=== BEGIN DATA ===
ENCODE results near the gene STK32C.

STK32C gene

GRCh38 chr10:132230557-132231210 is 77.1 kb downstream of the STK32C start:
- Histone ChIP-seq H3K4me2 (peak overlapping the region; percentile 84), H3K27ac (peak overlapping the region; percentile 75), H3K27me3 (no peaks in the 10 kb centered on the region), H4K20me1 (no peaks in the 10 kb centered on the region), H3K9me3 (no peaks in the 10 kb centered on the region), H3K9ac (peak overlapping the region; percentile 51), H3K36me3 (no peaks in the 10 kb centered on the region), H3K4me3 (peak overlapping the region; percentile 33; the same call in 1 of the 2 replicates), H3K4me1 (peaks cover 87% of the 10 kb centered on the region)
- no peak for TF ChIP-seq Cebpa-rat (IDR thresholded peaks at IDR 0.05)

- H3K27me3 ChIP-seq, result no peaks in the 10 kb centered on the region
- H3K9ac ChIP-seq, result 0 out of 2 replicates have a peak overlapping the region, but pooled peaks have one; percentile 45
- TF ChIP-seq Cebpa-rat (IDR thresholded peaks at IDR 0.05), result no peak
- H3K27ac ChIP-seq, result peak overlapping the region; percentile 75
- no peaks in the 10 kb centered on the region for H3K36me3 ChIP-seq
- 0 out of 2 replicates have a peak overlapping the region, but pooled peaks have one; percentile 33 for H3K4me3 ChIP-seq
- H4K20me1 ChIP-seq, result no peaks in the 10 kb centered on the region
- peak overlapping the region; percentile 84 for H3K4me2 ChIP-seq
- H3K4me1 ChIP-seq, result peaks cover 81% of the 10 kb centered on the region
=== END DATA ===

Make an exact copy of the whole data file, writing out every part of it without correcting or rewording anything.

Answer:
ENCODE results near the gene STK32C.

STK32C gene

GRCh38 chr10:132230557-132231210 is 77.1 kb downstream of the STK32C start:
- Histone ChIP-seq H3K4me2 (peak overlapping the region; percentile 84), H3K27ac (peak overlapping the region; percentile 75), H3K27me3 (no peaks in the 10 kb centered on the region), H4K20me1 (no peaks in the 10 kb centered on the region), H3K9me3 (no peaks in the 10 kb centered on the region), H3K9ac (peak overlapping the region; percentile 51), H3K36me3 (no peaks in the 10 kb centered on the region), H3K4me3 (peak overlapping the region; percentile 33; the same call in 1 of the 2 replicates), H3K4me1 (peaks cover 87% of the 10 kb centered on the region)
- no peak for TF ChIP-seq Cebpa-rat (IDR thresholded peaks at IDR 0.05)

- H3K27me3 ChIP-seq, result no peaks in the 10 kb centered on the region
- H3K9ac ChIP-seq, result 0 out of 2 replicates have a peak overlapping the region, but pooled peaks have one; percentile 45
- TF ChIP-seq Cebpa-rat (IDR thresholded peaks at IDR 0.05), result no peak
- H3K27ac ChIP-seq, result peak overlapping the region; percentile 75
- no peaks in the 10 kb centered on the region for H3K36me3 ChIP-seq
- 0 out of 2 replicates have a peak overlapping the region, but pooled peaks have one; percentile 33 for H3K4me3 ChIP-seq
- H4K20me1 ChIP-seq, result no peaks in the 10 kb centered on the region
- peak overlapping the region; percentile 84 for H3K4me2 ChIP-seq
- H3K4me1 ChIP-seq, result peaks cover 81% of the 10 kb centered on the region